There was a time when a friendly against Brazil would have England fans salavating but then again, there was a time when it would have been played on a Saturday afternoon in June, giving it some sort of prestige and sunny weather. Mind you that was before interrnational friendlies were not abused by the national coaches. Arsène will no doubt be going into this short break in a better mood following Lukas Podolski’s late winner on Saturday, cursing its intervention with work to do on the training ground, tempering that with relief that none of his charges are beyond the borders of continental Europe. Most will be home Wednesday night with the club counting the cost on Thursday. Wait, no, Robin van Persie has left and will no doubt develop a mysterious injury that leaves him incapable of travelling but miraculously well enough for United’s next win, sorry, home game.
Gervinho will be making his way back to Arsenal following the Ivory Coast’s elimination from the superfluous African Cup of Nations at the hand of Nigeria. For the second successive Winter, Wenger will need to work on his striker’s mindset with pictures of his despair flashed around the world. Bringing the competition into line with the rest of football’s global calendar was an aim of Sepp Blatter but not with tournaments being held in consecutive seasons; he did nothing to stop it, aware of his own culpability in the folly. Not that it brings any comfort to the vanquished and therein is the problem.
I am not convinced that the same problems will exist this time around. Both tournaments have ended in failure for the Ivorians but this time it was at an earlier stage, presumably quicker to heal than last January when Gervinho returned with his confidence shattered following his decisive miss in the penalty shootout which handed the trophy to Zambia. The manager will be acutely aware of this, previous experience with this tournament has not been entirely happy with Kolo Toure’s season shattered several years before.
There has already been a slew of criticism of Gervinho but it is counter-productive on so many levels. He is not everyone’s striker of choice and his performance levels can be erratic, more inconsistent than others. However, he is an Arsenal player and no matter what you may think of him, the manager thinks higher of him and will be looking to get him back into the fold as quickly as possible. To undermine that serves no purpose, especially since even if there is to be any change, it cannot be made until the end of the season. The collateral damage of such abuse is the critic‘s health. Despitw what some will tell you, constructive criticism is not an issue, it’s welcomed, it is an opinion worth hearing even if you don’t agree. Abuse says more about the nature and character of the abuser than anything else.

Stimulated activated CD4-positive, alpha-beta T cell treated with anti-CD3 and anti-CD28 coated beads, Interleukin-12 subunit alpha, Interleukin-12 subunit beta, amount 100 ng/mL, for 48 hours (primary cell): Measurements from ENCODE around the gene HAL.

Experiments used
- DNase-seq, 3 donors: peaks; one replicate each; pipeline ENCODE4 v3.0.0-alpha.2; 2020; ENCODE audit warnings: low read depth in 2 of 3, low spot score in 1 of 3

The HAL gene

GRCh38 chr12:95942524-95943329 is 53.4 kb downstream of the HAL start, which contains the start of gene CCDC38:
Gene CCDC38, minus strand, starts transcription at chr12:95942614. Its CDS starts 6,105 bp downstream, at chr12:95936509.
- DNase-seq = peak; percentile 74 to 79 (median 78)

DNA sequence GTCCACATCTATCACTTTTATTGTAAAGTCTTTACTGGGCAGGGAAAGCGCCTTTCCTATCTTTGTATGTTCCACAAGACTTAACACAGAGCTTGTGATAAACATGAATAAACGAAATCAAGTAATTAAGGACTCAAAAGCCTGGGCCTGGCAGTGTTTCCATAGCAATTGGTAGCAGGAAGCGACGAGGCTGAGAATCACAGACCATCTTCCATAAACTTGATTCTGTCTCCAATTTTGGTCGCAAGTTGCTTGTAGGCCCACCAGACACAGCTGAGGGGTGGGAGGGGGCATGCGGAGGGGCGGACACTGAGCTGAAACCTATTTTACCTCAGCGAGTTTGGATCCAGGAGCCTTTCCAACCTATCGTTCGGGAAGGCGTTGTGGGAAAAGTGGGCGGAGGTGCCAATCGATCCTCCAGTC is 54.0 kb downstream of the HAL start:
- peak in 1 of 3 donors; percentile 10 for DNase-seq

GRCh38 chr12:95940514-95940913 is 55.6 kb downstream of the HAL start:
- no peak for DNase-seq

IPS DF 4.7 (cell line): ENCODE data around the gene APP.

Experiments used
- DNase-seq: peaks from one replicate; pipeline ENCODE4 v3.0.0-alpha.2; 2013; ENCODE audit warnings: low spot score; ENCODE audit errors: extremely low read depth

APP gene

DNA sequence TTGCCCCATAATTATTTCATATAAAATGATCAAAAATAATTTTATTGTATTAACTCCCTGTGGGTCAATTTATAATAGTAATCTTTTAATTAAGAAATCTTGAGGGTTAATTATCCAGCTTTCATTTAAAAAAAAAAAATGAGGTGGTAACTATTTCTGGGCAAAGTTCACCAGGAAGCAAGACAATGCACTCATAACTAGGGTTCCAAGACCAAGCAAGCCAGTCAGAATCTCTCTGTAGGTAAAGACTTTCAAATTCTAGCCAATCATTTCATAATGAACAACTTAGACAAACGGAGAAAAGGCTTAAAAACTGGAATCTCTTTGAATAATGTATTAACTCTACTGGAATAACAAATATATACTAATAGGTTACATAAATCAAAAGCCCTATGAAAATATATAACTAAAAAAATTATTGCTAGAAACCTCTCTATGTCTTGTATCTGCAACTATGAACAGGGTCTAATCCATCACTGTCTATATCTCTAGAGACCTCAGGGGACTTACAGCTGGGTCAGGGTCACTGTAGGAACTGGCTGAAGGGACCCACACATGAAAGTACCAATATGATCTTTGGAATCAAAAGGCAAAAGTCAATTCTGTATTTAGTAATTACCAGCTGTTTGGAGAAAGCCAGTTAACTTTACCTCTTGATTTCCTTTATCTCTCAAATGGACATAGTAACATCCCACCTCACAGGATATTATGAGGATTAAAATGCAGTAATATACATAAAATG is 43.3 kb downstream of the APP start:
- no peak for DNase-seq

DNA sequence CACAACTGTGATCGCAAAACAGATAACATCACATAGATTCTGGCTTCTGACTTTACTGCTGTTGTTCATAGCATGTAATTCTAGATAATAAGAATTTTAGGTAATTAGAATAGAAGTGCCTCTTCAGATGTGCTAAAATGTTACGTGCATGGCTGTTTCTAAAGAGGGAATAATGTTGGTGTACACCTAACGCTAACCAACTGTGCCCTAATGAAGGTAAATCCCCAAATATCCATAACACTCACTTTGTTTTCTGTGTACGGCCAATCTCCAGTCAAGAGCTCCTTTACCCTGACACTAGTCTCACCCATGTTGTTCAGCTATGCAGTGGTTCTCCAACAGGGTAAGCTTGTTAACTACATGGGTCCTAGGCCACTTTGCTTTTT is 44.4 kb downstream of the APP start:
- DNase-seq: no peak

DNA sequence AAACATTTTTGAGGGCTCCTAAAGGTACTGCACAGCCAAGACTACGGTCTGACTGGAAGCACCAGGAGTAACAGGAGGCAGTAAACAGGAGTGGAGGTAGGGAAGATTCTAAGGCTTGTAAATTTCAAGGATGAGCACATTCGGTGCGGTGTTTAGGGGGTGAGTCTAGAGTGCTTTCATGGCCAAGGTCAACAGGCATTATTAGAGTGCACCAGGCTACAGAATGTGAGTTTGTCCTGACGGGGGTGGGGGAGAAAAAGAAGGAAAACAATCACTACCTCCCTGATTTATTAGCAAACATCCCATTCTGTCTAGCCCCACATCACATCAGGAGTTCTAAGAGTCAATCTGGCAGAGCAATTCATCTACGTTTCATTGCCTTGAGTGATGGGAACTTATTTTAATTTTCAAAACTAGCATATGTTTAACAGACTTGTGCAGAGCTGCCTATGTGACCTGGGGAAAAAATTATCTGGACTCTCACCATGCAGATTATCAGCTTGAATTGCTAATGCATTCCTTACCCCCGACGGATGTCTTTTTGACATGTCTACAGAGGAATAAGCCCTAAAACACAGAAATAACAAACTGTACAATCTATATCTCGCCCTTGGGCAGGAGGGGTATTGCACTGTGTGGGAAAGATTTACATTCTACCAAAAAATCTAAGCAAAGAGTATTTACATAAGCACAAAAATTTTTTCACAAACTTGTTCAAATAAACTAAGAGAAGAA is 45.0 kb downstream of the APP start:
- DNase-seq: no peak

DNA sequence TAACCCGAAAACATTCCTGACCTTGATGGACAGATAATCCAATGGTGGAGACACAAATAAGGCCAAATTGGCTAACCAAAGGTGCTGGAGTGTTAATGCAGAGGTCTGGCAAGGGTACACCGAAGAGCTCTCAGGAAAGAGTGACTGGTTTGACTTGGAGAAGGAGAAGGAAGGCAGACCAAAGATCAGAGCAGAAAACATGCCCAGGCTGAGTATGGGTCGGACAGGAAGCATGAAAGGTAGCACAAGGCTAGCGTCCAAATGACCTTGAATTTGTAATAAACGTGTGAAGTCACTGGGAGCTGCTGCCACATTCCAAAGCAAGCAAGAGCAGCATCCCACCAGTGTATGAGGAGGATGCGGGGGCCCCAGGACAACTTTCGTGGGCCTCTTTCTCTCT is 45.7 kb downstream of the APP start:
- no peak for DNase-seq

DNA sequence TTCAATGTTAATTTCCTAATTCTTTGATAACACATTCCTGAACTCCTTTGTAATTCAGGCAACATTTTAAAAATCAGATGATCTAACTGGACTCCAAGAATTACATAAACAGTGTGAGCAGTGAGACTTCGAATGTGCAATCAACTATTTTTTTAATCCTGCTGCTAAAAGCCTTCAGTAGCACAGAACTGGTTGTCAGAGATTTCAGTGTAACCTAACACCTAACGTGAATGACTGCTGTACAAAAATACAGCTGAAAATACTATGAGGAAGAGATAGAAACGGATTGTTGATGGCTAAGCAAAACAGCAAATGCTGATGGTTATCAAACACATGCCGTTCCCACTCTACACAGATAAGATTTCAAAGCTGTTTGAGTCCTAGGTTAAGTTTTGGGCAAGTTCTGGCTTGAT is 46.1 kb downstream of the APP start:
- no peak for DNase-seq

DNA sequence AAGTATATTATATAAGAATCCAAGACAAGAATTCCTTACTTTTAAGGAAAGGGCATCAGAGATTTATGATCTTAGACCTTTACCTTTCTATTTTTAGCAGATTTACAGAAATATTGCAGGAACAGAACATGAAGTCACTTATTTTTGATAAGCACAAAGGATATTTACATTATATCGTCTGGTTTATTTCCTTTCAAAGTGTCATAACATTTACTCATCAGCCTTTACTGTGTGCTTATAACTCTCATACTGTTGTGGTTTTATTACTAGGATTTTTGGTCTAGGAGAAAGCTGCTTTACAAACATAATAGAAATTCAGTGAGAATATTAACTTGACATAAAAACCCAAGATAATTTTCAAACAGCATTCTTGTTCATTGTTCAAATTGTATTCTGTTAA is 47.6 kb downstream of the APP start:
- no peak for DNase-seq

Which tenuously leads us onto Arsène’s comments following the despatch of Stoke City. Television might have skated over Michael Owen’s misdemeanour’s but the print media has not been so forgiving, with pressure growing on the Football Association to act retrospectively following the former Golden Boy’s petulant kick. I doubt it will happen with the referee no doubt reporting to his paymasters that it was six of one, half a dozen of the other. The flaw in this system is highlighted that no further action can be taken against Ryan Shawcross for his challenge which was worthy of a red card. Such tackling might well be welcomed as stereotypically English but the player loses more since the technical ability of international football is deemed beyond him. Perhaps he is happy with such a lack of ambition on his part; international football is certainly better off without him.
Arsène believes that the performance shows Arsenal cannot be intimidated physically, or at least not so easily. There is an element of truth in that, some of the players have grown used to Stoke, Blackburn, Bolton and their ilk kicking their way to points. Others such as Mertesacker and Podolski earned their corn in a physically demanding league, not quite so agricultural but nonetheless no place for the squeamish. Cazorla might have wondered if he was appearing in a sporting remake of Honey, I Shrunk The Kids at The Britannia but no doubt that passed quickly when he realised that Stoke were scared to kick him when it got to the final third of the pitch.
It always struck me that the claim that Arsenal didn’t like it up ‘em was more of a media infatuation with the good old-fashioned English game. How the underdog could give the big boys a bloody nose. If you look back, Arsenal only genuinely had problems with one team and that was Bolton, whom they failed to beat three times out of 14 meetings between 1997 and 2007 in the Premier League. Five of the other eleven were drawn and six wins; the underlying result was a title-costing 2 – 2 draw, throwing away a two-goal lead.
Blackburn capitulated frequently, winning just 6 of 28 Premier League fixtures during Wenger’s reign. What’s more, they failed to score in a dozen and conceded three or more on eleven occasions. It wasn’t so much a myth as a complete fallacy that Arsenal could not handle physical teams. The problem is that like many notions perpetuated by the media, it took hold and became recieved wisdom.
Arsenal don’t need to worry about visiting Stoke. Looking at their results at home to the top clubs, they hand out bloody noses in terms of results now and then but the reality is that in the ten Premier League meetings, they have won twice and drawn the same number. United and Chelsea have not lost, drawing one and two of their EPL matches over the same period, City have drawn four, lost one whilst Tottenham is drawn two, lost three. Our record is not as good as others, not as bad either.
The suggestion Arsenal cannot handle the physical teams just doesn’t bear scrutiny.